The Norwegian Glasshouse
27 January 2017–13 August 2017
The National Museum – Architecture, The Vault
In parallel with the presentation in the Fehn Pavilion of Lina Bo Bardi's glasshouse Casa de Vidro in São Paulo, in the museum's Vault we take a closer look at glasshouses in Norway. This exhibition focuses on how Norwegian architects explored the theme of the glasshouse in the years before and after World War II. Here you can see house projects by Arne Korsmo, Ove Bang, Sverre Fehn, Håkon Mjelva, Geir Grung, and Wenche and Jens Selmer. On show are hitherto little-known drawings of projects that are now considered masterpieces of Norwegian modernist architecture.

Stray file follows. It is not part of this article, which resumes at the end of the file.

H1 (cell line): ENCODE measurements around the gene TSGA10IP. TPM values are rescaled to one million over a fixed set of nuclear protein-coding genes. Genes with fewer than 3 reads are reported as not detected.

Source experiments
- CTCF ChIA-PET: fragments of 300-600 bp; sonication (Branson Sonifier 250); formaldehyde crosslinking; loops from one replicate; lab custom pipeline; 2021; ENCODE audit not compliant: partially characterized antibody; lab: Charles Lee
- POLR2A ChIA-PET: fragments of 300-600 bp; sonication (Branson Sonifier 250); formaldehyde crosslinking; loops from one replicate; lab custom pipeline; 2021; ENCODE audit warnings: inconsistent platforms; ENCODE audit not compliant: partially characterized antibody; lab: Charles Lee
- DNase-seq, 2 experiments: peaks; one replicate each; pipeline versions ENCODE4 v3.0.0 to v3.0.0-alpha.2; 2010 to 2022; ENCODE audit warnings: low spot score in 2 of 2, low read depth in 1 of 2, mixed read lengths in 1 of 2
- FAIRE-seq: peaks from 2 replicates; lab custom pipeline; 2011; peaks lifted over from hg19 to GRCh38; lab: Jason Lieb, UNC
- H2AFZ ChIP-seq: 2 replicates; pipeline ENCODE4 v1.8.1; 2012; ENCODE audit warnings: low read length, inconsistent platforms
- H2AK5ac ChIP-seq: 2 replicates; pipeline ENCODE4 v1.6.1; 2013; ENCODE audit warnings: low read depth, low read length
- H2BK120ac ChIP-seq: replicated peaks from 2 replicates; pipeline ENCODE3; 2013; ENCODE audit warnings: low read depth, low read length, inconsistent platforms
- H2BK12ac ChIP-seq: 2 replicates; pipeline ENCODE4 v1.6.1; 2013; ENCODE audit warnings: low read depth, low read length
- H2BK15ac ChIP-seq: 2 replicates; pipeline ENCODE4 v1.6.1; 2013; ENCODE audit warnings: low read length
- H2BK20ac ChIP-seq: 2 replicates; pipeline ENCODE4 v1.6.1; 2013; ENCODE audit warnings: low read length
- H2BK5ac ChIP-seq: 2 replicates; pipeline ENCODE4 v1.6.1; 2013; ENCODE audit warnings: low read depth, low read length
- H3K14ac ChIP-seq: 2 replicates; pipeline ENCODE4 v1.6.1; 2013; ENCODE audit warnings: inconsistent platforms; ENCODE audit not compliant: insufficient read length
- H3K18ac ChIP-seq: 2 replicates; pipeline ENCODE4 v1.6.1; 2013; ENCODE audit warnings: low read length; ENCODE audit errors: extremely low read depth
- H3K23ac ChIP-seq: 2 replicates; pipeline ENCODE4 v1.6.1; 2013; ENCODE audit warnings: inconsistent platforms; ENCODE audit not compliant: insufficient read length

Living close to nature
Throughout the 20th century, architects promoted the glasshouse as a symbol of mental liberation. Around the time of World War I, German expressionist architects wrote ardent manifestos about glass structures that would contribute to the moral health of future society. Later architects with links to the so-called international style insisted that homes with glass walls enhanced the occupants' experience of the natural environment and their awareness of the need to contemplate nature.
The photographs in the exhibition capture the spatial experience of the glasshouse, as does also PAM Mellbye's 1964 description of Geir Grung's house at Jongskollen in Bonytt:
“The boundary between inside and out, between cold and warmth, between technology and nature, has vanished … Liberated of something, but somewhat febrile, one continues floating in the glass room beneath the night sky, overcome by drama and a bold yearning to confront a howling storm that one could laugh at.”